A decade-long federal survey has concluded that natural contaminants are more prevalent than human-made contaminants in California groundwater aquifers used for public consumption.
The U.S. Geological Survey analysis of 11,000 public wells in 87 study areas determined that natural contaminants such as arsenic and uranium occur at high concentrations in about 20% of the groundwater used for public supply.
Human-made contaminants such as nitrate and organic solvents occur at high concentrations in about 5% of the resources.
Although human-made contaminants do not show up as often, they are found in groundwater aquifers supplying drinking water to millions of residents in Southern California, said Kenneth Belitz, who led the $50-million study recently published in the peer-reviewed journal Environmental Science & Technology.
“This is the most comprehensive study of groundwater contamination conducted by any state in the nation,” Belitz said in an interview Thursday. “It tells us which contaminants are most important and where they are.”
Areas of particular concern, he said, include the Santa Ana Basin and the San Gabriel and San Fernando valleys, where nitrates and organic solvent compounds occur over a relatively large proportion of their groundwater aquifers.
The industrial solvent trichloroethylene – one of the most widespread groundwater contaminants in California and across the nation – has been linked to kidney and liver cancer and other health problems. High concentrations of nitrate have been associated with a life-threatening condition in infants known as “blue baby syndrome.”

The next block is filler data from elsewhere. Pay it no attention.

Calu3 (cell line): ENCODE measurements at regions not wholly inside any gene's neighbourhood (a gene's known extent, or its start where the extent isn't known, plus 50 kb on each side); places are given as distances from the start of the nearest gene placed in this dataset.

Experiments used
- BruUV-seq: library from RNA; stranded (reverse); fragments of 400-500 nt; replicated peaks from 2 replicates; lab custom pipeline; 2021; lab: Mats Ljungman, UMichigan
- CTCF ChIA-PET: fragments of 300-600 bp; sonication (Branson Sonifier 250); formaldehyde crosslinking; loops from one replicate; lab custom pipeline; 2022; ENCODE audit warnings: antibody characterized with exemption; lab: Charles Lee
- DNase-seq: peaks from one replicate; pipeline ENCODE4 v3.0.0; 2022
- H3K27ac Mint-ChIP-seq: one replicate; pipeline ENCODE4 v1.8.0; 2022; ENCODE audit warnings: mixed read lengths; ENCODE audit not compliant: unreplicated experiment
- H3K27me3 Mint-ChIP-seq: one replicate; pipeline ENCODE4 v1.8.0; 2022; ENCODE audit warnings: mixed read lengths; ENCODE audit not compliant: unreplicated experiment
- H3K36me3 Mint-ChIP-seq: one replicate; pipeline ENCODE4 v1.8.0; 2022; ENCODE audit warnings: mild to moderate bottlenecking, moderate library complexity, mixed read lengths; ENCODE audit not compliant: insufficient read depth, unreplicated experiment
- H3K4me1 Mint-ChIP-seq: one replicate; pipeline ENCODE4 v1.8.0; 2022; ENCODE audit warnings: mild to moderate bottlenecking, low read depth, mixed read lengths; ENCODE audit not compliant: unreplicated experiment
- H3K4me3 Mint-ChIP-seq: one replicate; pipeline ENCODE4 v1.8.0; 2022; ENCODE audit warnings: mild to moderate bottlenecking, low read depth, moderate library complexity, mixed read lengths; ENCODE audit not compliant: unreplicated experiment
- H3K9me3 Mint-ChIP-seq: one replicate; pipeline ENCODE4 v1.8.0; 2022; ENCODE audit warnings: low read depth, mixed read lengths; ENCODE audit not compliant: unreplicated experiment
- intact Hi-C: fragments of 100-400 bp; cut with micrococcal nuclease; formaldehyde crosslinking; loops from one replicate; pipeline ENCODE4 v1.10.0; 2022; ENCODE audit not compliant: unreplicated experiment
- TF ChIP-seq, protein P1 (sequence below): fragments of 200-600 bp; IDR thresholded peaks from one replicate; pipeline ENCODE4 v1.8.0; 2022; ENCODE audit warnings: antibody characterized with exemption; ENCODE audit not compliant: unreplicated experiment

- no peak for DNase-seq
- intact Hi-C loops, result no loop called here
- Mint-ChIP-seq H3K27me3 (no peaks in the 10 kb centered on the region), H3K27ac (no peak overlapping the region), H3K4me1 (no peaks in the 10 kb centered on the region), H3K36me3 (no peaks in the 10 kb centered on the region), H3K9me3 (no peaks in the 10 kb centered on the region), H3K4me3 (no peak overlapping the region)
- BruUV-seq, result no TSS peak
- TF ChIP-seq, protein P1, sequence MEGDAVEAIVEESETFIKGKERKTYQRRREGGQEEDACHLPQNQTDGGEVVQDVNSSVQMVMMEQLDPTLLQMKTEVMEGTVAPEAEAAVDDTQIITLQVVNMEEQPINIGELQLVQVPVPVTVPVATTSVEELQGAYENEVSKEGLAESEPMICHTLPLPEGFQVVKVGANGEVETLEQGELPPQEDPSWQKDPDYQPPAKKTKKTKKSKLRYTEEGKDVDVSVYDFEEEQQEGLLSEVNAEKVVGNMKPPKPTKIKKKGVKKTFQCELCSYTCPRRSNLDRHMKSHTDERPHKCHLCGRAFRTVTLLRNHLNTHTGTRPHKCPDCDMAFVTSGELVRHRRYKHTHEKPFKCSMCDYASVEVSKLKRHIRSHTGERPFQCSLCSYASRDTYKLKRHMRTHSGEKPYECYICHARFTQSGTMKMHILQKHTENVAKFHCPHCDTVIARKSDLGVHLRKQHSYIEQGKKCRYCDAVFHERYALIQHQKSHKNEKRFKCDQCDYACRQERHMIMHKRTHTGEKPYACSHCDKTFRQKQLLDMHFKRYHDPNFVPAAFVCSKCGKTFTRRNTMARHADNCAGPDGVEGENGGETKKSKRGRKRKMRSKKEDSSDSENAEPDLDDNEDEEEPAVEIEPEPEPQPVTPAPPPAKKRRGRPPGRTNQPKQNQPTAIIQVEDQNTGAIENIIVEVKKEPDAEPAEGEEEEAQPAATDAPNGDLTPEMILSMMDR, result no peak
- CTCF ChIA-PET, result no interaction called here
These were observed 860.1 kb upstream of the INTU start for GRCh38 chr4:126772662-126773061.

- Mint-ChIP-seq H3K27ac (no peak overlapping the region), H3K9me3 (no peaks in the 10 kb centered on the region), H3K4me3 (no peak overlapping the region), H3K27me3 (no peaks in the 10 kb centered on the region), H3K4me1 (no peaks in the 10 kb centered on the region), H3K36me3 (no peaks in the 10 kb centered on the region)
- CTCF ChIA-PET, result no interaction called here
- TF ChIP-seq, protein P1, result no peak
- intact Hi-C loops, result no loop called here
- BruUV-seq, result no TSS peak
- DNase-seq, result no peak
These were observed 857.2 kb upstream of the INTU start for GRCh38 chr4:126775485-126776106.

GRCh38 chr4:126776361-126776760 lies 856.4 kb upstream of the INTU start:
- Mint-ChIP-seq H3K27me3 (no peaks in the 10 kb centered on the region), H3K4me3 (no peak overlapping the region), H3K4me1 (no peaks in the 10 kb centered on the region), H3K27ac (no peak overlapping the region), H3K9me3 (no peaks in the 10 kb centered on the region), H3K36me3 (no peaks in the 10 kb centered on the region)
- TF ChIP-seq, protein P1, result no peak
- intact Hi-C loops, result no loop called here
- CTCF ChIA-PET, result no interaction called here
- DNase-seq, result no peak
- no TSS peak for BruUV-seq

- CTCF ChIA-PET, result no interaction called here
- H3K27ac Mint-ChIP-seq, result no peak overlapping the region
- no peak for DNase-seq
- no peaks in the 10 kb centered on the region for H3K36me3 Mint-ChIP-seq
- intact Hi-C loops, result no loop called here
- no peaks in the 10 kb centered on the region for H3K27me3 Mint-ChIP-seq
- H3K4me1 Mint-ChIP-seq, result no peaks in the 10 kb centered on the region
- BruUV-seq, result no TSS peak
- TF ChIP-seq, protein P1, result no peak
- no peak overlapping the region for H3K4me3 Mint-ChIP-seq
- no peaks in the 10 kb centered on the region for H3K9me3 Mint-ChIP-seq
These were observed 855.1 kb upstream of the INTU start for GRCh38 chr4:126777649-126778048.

“Also notable were the desert areas in east San Bernardino County,” Belitz said, “because 30% of the public supplies of groundwater out there show high concentrations of naturally occurring trace elements such as arsenic and uranium.”
The study, commissioned by the California State Water Board’s Groundwater Ambient Monitoring and Assessment Program, focused on nearly 200 natural and human-made contaminants typically found in untreated groundwater -- the source of about one-third of the drinking water consumed annually in California.
Unlike previous assessments, which focused on contaminants in specific aquifers, the USGS evaluated a range of resources and the population centers affected. The approach, he said, could help water providers, regulatory authorities and policy makers relate groundwater quality to health outcomes.
That hasn’t been easy. The Los Angeles metropolitan area, for example, overlies a checkerboard of underground plumes of trichloroethylene, and has high levels of the chemical in the air. More than 30 square miles of the San Gabriel Valley lie in one of four Superfund sites that contain TCE. The San Fernando Valley overlies a large plume grouped into three separate Superfund sites. The former Marine Corps Air Station in El Toro in Orange County sits over plumes several miles long.
“Overall, this study shows that for too long California has treated groundwater as out of sight, out of mind,” Briana Mordick, a staff scientists at the Natural resources Defense Council, said.
“So, we have a long way to go when it comes to protecting groundwater,” Mordick said. “Yet, in times of drought, Californians increasingly turn to groundwater supplies.”
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